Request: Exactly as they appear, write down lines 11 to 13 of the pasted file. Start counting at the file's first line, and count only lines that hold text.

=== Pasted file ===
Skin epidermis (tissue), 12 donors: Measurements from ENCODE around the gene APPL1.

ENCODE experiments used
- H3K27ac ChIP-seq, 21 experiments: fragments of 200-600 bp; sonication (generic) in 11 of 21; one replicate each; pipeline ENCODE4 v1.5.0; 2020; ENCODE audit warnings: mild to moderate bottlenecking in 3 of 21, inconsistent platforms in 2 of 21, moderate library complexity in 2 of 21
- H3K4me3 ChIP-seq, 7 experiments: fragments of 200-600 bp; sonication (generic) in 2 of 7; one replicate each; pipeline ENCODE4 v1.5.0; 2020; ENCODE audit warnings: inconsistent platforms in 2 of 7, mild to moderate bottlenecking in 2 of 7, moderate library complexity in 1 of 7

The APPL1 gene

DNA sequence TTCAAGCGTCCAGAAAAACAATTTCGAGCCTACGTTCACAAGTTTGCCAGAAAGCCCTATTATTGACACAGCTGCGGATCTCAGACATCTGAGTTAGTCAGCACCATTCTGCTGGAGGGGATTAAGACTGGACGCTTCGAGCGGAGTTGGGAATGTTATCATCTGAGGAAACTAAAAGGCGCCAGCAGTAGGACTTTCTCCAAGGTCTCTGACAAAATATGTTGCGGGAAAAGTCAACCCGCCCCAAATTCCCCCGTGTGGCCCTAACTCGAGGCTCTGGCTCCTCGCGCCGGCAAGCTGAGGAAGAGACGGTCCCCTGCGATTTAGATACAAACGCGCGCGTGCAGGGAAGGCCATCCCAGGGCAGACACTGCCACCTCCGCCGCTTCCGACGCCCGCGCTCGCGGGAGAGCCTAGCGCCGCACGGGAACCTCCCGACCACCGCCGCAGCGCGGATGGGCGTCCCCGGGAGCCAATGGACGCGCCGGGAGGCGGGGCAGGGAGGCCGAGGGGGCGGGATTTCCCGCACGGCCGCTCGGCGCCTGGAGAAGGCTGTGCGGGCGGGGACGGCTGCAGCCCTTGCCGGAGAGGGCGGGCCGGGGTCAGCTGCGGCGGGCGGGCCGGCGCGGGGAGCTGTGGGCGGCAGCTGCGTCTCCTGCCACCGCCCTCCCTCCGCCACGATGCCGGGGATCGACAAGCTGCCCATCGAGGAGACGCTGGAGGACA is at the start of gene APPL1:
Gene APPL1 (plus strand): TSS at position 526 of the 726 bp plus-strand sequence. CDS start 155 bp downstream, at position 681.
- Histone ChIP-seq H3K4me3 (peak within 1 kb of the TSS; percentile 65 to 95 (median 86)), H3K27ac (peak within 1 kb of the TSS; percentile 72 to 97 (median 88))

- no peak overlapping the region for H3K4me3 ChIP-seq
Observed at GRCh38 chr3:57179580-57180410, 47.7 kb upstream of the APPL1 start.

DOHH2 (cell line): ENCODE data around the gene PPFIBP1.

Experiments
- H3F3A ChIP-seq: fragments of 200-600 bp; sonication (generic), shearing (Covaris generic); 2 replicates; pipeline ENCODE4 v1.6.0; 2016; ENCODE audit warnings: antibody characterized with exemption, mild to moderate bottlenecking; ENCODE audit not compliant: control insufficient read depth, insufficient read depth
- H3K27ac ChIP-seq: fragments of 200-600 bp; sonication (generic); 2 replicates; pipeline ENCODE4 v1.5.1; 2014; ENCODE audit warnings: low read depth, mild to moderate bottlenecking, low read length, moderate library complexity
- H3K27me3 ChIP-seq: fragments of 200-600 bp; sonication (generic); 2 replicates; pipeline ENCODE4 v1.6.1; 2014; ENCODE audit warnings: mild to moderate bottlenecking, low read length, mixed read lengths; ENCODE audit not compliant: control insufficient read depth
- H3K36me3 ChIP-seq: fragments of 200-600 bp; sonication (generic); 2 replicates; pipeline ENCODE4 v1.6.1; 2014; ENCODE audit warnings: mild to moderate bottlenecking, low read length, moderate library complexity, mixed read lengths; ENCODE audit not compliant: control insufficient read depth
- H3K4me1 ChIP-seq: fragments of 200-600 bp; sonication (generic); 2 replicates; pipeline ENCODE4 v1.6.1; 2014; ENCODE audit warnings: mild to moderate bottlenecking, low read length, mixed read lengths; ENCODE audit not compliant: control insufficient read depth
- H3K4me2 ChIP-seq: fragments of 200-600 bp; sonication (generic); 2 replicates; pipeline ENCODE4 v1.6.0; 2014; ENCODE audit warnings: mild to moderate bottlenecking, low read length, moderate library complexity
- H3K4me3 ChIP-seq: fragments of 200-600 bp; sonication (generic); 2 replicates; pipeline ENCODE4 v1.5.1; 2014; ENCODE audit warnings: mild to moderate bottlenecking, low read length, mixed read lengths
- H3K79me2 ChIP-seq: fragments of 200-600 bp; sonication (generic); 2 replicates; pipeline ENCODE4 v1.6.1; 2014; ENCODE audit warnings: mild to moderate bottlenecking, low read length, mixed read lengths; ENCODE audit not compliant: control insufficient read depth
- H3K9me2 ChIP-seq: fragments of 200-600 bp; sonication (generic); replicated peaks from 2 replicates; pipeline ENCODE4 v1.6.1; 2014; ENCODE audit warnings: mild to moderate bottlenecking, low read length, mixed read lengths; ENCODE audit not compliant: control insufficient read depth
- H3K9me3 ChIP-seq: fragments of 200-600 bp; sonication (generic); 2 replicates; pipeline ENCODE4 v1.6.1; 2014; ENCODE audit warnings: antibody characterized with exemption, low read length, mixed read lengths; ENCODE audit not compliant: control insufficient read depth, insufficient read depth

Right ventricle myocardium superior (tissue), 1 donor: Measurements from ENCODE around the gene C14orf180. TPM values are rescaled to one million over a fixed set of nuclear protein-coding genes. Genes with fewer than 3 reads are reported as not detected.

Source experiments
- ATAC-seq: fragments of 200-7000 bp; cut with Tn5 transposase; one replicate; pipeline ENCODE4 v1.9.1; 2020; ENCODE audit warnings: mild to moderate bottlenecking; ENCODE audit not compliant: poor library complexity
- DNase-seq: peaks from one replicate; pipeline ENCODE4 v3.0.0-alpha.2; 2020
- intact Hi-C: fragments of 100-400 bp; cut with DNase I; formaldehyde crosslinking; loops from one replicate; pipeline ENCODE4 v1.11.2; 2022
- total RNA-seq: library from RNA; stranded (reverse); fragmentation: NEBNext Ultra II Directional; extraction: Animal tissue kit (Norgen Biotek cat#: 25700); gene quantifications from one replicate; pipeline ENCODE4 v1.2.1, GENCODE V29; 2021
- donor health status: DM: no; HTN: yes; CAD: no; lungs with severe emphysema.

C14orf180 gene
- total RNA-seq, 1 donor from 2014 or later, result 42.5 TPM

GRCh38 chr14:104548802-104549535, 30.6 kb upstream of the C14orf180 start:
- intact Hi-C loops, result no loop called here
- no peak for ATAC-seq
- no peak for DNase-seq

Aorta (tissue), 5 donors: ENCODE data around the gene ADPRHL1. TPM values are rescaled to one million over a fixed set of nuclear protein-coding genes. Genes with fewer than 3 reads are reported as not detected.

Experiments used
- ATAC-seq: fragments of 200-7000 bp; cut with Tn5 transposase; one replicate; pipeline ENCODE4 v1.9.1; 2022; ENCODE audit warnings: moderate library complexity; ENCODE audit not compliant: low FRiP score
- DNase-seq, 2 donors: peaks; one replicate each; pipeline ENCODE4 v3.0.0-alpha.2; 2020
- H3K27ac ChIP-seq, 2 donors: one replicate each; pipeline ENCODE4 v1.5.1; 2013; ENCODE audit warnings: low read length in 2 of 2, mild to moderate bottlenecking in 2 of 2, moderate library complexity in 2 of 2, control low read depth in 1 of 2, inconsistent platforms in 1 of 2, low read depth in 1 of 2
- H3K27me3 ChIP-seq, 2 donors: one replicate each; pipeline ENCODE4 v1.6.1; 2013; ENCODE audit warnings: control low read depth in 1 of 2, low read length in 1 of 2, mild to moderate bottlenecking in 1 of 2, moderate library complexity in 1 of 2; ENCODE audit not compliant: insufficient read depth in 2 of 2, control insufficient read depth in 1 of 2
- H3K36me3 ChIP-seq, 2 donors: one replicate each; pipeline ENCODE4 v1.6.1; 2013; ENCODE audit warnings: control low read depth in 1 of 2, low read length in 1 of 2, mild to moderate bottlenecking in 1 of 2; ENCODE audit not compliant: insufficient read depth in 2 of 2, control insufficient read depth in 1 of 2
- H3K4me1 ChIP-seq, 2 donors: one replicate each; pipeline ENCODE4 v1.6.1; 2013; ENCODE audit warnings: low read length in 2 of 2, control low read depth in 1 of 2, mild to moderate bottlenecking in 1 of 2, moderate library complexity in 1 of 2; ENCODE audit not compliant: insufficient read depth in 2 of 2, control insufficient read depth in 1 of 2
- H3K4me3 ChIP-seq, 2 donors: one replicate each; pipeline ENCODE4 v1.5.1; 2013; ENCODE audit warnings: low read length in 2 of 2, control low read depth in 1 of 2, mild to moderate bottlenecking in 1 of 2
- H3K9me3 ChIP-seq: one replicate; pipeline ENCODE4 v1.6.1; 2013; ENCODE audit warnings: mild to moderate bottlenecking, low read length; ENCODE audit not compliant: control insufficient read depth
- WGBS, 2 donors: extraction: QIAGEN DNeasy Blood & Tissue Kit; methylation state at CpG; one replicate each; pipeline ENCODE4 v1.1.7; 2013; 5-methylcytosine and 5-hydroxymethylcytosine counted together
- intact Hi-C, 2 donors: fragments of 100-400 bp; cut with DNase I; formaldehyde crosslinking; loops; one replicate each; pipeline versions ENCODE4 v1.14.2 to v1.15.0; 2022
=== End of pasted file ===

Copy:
DOHH2 (cell line): ENCODE data around the gene PPFIBP1.

Experiments
- H3F3A ChIP-seq: fragments of 200-600 bp; sonication (generic), shearing (Covaris generic); 2 replicates; pipeline ENCODE4 v1.6.0; 2016; ENCODE audit warnings: antibody characterized with exemption, mild to moderate bottlenecking; ENCODE audit not compliant: control insufficient read depth, insufficient read depth